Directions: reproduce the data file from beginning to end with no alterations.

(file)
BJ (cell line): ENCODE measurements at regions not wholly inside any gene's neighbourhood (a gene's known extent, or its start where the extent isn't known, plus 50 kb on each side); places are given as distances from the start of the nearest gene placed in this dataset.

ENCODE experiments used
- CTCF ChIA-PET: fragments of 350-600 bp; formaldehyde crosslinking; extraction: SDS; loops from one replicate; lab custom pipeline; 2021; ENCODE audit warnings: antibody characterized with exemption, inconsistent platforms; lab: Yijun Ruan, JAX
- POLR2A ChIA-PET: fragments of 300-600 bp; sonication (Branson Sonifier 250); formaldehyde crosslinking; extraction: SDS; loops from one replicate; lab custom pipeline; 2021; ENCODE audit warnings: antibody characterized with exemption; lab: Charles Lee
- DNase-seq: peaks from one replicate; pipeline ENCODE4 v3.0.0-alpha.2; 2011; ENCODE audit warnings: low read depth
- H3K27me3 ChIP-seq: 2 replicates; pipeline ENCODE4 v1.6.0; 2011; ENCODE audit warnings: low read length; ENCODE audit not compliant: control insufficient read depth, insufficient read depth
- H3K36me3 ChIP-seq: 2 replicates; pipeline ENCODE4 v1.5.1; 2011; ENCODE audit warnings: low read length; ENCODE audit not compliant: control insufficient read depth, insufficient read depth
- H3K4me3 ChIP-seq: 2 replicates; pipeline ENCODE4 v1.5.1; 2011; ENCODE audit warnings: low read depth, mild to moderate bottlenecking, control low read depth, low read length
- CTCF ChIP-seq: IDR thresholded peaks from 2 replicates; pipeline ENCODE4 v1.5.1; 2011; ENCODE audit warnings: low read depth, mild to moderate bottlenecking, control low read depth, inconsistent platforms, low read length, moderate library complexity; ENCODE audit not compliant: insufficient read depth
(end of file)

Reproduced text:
BJ (cell line): ENCODE measurements at regions not wholly inside any gene's neighbourhood (a gene's known extent, or its start where the extent isn't known, plus 50 kb on each side); places are given as distances from the start of the nearest gene placed in this dataset.

ENCODE experiments used
- CTCF ChIA-PET: fragments of 350-600 bp; formaldehyde crosslinking; extraction: SDS; loops from one replicate; lab custom pipeline; 2021; ENCODE audit warnings: antibody characterized with exemption, inconsistent platforms; lab: Yijun Ruan, JAX
- POLR2A ChIA-PET: fragments of 300-600 bp; sonication (Branson Sonifier 250); formaldehyde crosslinking; extraction: SDS; loops from one replicate; lab custom pipeline; 2021; ENCODE audit warnings: antibody characterized with exemption; lab: Charles Lee
- DNase-seq: peaks from one replicate; pipeline ENCODE4 v3.0.0-alpha.2; 2011; ENCODE audit warnings: low read depth
- H3K27me3 ChIP-seq: 2 replicates; pipeline ENCODE4 v1.6.0; 2011; ENCODE audit warnings: low read length; ENCODE audit not compliant: control insufficient read depth, insufficient read depth
- H3K36me3 ChIP-seq: 2 replicates; pipeline ENCODE4 v1.5.1; 2011; ENCODE audit warnings: low read length; ENCODE audit not compliant: control insufficient read depth, insufficient read depth
- H3K4me3 ChIP-seq: 2 replicates; pipeline ENCODE4 v1.5.1; 2011; ENCODE audit warnings: low read depth, mild to moderate bottlenecking, control low read depth, low read length
- CTCF ChIP-seq: IDR thresholded peaks from 2 replicates; pipeline ENCODE4 v1.5.1; 2011; ENCODE audit warnings: low read depth, mild to moderate bottlenecking, control low read depth, inconsistent platforms, low read length, moderate library complexity; ENCODE audit not compliant: insufficient read depth